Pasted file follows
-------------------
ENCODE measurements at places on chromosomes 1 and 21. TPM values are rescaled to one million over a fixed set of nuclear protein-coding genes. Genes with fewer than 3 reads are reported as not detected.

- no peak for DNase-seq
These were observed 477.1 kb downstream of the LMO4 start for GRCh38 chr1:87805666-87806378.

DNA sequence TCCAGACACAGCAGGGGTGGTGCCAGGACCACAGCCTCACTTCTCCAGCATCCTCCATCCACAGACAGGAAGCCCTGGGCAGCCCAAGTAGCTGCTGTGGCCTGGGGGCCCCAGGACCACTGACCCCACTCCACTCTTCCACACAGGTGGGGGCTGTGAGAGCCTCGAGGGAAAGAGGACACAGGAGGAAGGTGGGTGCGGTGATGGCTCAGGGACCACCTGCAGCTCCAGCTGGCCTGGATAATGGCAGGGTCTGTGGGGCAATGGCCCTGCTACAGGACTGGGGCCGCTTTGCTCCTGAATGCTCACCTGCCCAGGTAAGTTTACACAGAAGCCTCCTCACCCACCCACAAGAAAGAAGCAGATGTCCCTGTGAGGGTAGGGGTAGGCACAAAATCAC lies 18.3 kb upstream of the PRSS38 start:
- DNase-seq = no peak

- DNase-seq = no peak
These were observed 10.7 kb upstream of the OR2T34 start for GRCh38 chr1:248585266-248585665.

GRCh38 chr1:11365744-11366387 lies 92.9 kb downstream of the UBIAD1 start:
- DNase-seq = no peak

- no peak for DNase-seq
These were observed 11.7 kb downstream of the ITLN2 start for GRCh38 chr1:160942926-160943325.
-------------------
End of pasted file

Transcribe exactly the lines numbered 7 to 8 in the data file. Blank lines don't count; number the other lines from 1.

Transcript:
These were observed 10.7 kb upstream of the OR2T34 start for GRCh38 chr1:248585266-248585665.

GRCh38 chr1:11365744-11366387 lies 92.9 kb downstream of the UBIAD1 start: